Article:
The plague germ that caused the "Black Death" in the 14th century and other ferocious pandemics has stalked humankind far longer than previously known. A study unveiled on Thursday of DNA from Bronze Age people in Europe and Asia showed the bacterium, Yersinia pestis, afflicted humans as long ago as about 2800 BC, more than 3,000 years earlier than the oldest previous evidence of plague. The plague has killed untold millions of people over the centuries in pandemic flares that reshaped human society.
"It seems to have started impacting human populations over large geographical scales way earlier than we thought," said evolutionary geneticist Eske Willerslev of the University of Copenhagen and University of Cambridge.
They studied DNA from the teeth of 101 people from six sites: three in Russia, one in Poland, one in Estonia and one in Armenia. Seven had evidence of Yersinia pestis infection. The researchers also tracked the timing of a pivotal event in plague evolution, a mutation that made the germ capable of being transmitted by fleas. They found Yersinia pestis with this mutation in a person who died in Armenia in about 951 BC, the most recent of the 101 studied. The study, published in the journal Cell, showed plague was widespread across Europe and Asia during the Bronze Age. The oldest evidence of infection was found in the DNA of people from about 2782 BC and 2794 BC buried in a mass grave in Bateni, Russia, in Central Asia's Altai mountains.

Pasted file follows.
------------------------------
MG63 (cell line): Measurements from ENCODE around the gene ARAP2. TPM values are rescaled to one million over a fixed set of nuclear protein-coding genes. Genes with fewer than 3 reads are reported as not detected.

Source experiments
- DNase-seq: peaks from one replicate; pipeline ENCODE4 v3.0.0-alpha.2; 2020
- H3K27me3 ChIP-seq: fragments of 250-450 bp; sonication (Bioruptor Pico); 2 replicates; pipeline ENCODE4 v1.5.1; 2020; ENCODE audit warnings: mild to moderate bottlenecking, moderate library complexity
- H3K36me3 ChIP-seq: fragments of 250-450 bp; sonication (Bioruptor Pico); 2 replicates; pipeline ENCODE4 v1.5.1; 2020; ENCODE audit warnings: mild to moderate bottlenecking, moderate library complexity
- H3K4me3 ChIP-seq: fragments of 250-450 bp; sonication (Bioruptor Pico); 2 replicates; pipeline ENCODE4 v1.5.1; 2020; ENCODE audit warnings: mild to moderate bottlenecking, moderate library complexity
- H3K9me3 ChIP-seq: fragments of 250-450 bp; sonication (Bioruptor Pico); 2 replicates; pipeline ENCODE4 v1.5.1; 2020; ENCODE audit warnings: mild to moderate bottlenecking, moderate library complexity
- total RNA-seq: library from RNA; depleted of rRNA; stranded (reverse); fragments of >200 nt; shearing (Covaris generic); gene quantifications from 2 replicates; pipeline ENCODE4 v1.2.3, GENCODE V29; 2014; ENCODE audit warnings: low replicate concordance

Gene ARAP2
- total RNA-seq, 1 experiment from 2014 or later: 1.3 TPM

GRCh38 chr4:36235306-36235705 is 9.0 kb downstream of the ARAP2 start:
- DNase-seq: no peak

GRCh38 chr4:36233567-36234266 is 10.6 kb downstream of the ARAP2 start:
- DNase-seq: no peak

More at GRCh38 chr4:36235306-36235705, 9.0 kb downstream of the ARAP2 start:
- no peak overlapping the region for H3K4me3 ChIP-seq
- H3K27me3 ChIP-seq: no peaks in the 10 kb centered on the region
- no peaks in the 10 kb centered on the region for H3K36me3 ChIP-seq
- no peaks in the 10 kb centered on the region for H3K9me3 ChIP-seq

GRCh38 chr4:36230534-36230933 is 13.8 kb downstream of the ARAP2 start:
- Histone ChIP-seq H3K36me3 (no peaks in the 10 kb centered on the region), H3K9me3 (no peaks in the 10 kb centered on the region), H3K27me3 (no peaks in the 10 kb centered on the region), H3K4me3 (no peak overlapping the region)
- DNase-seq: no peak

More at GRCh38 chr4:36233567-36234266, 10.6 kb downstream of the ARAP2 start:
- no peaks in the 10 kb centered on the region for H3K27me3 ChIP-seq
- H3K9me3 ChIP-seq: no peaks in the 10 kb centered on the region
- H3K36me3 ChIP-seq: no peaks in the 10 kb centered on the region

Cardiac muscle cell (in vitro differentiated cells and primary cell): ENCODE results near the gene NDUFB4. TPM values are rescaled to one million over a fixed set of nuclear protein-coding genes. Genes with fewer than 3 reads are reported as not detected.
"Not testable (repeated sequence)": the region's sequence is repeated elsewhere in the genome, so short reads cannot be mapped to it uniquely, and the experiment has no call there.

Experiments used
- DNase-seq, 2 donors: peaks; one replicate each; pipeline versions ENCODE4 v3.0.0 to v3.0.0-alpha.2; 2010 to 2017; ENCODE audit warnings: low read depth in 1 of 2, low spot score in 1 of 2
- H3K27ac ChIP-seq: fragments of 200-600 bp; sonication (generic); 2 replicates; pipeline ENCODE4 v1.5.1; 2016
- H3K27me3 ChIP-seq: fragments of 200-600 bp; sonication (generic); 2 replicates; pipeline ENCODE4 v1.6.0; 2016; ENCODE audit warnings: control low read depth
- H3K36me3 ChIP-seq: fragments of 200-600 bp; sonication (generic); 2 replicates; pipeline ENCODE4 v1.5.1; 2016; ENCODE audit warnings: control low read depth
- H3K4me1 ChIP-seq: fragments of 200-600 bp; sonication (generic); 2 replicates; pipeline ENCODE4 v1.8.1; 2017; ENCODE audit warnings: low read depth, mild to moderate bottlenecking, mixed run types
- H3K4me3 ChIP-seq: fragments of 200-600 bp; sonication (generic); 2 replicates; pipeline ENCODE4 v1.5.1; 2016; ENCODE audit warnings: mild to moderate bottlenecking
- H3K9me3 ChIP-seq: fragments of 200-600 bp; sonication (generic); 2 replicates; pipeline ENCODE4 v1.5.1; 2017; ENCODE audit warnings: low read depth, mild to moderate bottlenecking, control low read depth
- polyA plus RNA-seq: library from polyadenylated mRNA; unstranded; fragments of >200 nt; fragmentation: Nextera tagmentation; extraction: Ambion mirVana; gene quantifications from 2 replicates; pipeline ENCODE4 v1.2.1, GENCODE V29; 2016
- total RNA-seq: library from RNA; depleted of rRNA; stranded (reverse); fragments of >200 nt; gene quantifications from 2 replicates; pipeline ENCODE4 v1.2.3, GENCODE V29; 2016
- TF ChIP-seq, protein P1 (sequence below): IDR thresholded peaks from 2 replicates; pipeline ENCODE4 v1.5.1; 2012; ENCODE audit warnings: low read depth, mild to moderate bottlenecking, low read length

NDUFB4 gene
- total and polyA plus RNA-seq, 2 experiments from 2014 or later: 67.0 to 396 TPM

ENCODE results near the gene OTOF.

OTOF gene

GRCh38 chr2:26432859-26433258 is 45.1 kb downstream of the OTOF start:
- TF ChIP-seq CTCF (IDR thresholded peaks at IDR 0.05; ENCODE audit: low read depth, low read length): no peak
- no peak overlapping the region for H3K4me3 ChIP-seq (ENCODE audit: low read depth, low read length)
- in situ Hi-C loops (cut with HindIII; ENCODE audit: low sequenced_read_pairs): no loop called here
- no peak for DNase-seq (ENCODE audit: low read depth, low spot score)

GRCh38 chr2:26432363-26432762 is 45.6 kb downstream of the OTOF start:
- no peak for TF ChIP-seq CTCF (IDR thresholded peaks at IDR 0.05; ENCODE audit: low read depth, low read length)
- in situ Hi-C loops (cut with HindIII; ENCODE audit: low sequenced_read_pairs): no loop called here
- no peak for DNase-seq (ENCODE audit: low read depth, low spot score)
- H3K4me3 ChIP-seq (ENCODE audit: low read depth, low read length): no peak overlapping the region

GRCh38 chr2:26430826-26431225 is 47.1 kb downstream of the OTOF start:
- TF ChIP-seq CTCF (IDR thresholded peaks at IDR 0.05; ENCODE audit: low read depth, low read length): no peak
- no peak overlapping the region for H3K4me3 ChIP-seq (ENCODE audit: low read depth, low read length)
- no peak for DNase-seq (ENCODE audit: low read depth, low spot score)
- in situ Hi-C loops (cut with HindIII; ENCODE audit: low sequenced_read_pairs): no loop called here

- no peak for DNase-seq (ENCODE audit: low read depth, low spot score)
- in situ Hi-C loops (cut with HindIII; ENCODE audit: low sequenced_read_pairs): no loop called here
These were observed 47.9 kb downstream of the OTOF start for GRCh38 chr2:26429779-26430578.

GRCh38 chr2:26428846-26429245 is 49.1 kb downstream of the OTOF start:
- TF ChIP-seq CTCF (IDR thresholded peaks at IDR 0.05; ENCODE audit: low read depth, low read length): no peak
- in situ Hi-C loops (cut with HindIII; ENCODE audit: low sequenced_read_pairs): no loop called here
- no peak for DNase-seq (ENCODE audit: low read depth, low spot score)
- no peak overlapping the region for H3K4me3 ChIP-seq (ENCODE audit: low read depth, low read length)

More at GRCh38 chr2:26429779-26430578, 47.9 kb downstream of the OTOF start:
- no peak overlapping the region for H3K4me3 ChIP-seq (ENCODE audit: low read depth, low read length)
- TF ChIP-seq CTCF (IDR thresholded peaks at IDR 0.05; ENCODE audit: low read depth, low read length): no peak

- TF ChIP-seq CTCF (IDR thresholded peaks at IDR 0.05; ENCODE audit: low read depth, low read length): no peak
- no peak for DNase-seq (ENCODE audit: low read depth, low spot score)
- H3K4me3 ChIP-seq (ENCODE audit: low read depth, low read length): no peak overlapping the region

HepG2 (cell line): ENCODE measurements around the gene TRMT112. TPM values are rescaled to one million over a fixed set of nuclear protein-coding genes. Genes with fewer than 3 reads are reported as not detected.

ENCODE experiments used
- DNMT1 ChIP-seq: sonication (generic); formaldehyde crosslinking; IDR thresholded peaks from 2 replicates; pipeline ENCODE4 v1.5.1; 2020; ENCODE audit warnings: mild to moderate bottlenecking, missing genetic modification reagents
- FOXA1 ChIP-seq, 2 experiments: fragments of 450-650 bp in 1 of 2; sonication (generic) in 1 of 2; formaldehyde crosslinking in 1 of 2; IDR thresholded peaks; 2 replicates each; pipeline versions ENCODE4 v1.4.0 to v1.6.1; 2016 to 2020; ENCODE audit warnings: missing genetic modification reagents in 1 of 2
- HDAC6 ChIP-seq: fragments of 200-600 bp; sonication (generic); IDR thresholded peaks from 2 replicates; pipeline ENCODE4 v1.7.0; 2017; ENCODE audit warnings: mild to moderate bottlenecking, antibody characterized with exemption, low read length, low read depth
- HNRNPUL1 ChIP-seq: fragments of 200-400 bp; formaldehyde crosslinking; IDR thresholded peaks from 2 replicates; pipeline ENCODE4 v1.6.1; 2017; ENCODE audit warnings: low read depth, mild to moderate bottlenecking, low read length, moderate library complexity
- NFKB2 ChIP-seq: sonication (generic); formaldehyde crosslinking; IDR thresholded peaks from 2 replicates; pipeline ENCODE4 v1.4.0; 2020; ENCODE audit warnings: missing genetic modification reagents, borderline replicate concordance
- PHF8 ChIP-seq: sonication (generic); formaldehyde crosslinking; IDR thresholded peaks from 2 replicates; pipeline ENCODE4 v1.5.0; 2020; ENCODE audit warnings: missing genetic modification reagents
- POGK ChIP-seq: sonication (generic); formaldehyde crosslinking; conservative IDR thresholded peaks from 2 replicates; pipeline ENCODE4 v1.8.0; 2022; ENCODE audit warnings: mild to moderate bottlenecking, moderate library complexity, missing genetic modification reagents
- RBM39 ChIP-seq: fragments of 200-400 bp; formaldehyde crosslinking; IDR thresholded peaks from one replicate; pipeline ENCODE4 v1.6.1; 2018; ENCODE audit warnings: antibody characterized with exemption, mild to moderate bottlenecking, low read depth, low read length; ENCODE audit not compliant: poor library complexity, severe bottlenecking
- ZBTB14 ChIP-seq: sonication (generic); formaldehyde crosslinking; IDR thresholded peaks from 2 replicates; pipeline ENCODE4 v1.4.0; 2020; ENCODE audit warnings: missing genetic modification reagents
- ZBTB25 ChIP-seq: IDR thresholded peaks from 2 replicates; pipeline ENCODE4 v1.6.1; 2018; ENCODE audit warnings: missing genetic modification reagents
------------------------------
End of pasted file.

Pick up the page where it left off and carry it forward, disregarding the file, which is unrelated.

Previously, the oldest evidence of plague came from about 540 AD in Germany, Technical University of Denmark geneticist Simon Rasmussen said. "The Bronze Age plague represents an intermediate state where it had not yet evolved the capabilities to be transmitted by fleas or cause bubonic plague. However, it was still able to cause septicemic and pneumonic plague," Rasmussen added. Septicemic plague infection is confined to the blood. In bubonic plague, it infects lymphatic tissue. In pneumonic plague, it spreads to the lungs and can be transmitted person-to-person via droplets.
The germ was spread mainly by such human-to-human contact until a genetic mutation allowed it to survive in fleas' guts, choking their digestive tract and causing them to bite anything they can, wildly spreading plague. Yersinia pestis caused two of humankind's deadliest pandemics: the 6th century Justinian Plague, named for the Byzantine emperor who was sickened but survived, and the 14th century "Black Death."
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